Demonstrators In Russia Resort To Blank-Sign Protests — And Still Get Arrested

Videos on social media appear to show citizens being taken away by police if they try to discuss the Russian invasion in public.
Demonstrators are being arrested after protesting with just blank signs in Russia.
Demonstrators are being arrested after protesting with just blank signs in Russia.

Protesters in Russia are being detained just for protesting with blank posters, according to videos being shared on social media.

The Kremlin has been cracking down on anti-war demonstrations since Russian President Vladimir Putin ordered his troops to invade Ukraine almost three weeks ago.

The controversial move has caused widespread devastation in Ukraine, and isolated Russia as the international community condemns Putin’s aggression with severe sanctions.

However, Moscow has been shutting down independent media outlets and reducing access to social media platforms for Russian citizens to prevent the reality of the Ukrainian invasion reaching the general public.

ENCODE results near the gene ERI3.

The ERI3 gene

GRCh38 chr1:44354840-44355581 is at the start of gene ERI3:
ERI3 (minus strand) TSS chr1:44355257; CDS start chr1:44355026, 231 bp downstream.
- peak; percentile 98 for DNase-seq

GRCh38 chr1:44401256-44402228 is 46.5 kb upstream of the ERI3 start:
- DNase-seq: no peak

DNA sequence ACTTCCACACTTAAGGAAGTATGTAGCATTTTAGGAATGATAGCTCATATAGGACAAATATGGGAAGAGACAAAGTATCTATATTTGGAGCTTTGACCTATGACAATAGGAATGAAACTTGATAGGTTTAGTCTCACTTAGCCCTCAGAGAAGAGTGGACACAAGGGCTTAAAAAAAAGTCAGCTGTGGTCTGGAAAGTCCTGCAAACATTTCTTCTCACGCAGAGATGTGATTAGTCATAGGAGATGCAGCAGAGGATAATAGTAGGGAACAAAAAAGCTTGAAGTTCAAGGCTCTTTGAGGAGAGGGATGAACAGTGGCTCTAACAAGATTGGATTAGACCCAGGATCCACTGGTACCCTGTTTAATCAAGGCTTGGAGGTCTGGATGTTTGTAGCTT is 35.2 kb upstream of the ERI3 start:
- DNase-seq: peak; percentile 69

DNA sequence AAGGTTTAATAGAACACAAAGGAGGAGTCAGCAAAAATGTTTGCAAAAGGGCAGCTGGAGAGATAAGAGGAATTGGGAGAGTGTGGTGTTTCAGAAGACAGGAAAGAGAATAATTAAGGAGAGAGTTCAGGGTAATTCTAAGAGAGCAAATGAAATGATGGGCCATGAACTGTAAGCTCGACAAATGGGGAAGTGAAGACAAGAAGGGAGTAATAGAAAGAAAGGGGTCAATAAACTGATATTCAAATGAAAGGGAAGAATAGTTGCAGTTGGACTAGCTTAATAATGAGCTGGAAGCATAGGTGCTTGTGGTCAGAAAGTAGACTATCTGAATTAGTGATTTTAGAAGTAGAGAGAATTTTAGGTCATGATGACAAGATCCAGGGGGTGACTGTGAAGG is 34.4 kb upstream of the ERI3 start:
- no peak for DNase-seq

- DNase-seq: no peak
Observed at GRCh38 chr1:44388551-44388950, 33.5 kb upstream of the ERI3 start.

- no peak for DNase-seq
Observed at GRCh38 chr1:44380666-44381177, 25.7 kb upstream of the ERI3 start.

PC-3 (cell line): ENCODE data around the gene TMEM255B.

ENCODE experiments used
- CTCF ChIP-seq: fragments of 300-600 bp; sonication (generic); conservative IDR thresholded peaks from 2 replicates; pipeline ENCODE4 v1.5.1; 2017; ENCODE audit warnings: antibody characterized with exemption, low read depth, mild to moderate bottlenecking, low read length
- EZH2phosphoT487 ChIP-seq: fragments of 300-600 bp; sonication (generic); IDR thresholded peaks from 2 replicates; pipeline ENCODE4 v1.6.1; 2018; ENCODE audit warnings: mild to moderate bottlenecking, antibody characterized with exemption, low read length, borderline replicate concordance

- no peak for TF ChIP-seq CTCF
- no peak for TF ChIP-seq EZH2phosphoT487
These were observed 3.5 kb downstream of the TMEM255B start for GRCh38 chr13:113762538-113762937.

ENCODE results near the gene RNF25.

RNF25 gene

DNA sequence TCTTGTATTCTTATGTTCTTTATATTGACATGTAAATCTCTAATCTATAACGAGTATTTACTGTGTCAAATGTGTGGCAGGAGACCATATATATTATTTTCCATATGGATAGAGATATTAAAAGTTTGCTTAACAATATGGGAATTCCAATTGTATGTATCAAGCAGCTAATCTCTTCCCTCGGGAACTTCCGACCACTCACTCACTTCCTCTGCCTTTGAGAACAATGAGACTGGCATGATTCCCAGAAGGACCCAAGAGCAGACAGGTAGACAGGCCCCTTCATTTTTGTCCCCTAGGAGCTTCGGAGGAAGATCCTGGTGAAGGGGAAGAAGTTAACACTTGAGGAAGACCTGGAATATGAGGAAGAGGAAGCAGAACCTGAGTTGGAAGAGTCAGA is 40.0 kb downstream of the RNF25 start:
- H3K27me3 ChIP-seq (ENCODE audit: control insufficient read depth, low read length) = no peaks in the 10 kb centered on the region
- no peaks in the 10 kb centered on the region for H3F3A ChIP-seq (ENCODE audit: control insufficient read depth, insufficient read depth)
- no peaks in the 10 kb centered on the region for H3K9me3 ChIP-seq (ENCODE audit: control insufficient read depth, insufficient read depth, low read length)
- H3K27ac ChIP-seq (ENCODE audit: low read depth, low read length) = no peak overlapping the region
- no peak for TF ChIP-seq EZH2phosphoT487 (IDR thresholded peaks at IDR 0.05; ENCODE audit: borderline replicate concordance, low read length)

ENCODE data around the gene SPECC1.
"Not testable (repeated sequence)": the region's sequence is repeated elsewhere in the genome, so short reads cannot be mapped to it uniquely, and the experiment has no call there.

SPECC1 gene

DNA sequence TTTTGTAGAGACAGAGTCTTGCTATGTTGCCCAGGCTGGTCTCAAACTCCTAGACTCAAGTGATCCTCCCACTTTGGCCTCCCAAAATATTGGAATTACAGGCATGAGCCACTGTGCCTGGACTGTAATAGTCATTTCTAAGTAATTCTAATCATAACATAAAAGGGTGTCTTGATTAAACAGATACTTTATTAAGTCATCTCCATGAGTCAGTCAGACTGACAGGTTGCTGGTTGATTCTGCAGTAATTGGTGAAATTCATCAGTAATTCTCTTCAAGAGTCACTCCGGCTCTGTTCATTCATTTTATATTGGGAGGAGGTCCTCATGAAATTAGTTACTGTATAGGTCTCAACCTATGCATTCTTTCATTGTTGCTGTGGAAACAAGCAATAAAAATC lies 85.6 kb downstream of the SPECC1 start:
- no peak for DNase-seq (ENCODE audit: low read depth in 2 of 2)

People in Russia have not even been able to call the invasion what it is, or a war.

Now the Russian authorities have gone one step further and appear to be removing demonstrators with blank signs from the streets, as seen in this video:

According to independent Russian human rights project, Ovd Info, approximately 14,911 people in Russia have been detained since Putin launched his invasion in Ukraine on Feb. 24.

Similar videos have also been shared on Twitter. In one, a woman holds up a sign which just says, “two words” in Russian.

The activist asks the cameraman, “Am I going to get arrested for this or not?”

Within a matter of seconds, she is removed by a group of police officers dressed in protective gear with helmets and visors.

Then another woman approaches the camera, and starts to explain why she supports the war against Ukraine – but before she can say anything, police grab her by the arm and pull her away from the screen too.

Another social media video appears to show Russian citizens deflecting questions about whether they agree with the war.

Speaking out against the war could lead to hefty fines or imprisonment for up to 15 years. This dramatic legislation came into place during the first week of the invasion, after the Russian Duma cracked down on the spread of any so-called “false information” related to the invasion.

As a result, open acts of defiance — such as the one seen below — are rare and usually come with significant consequences.

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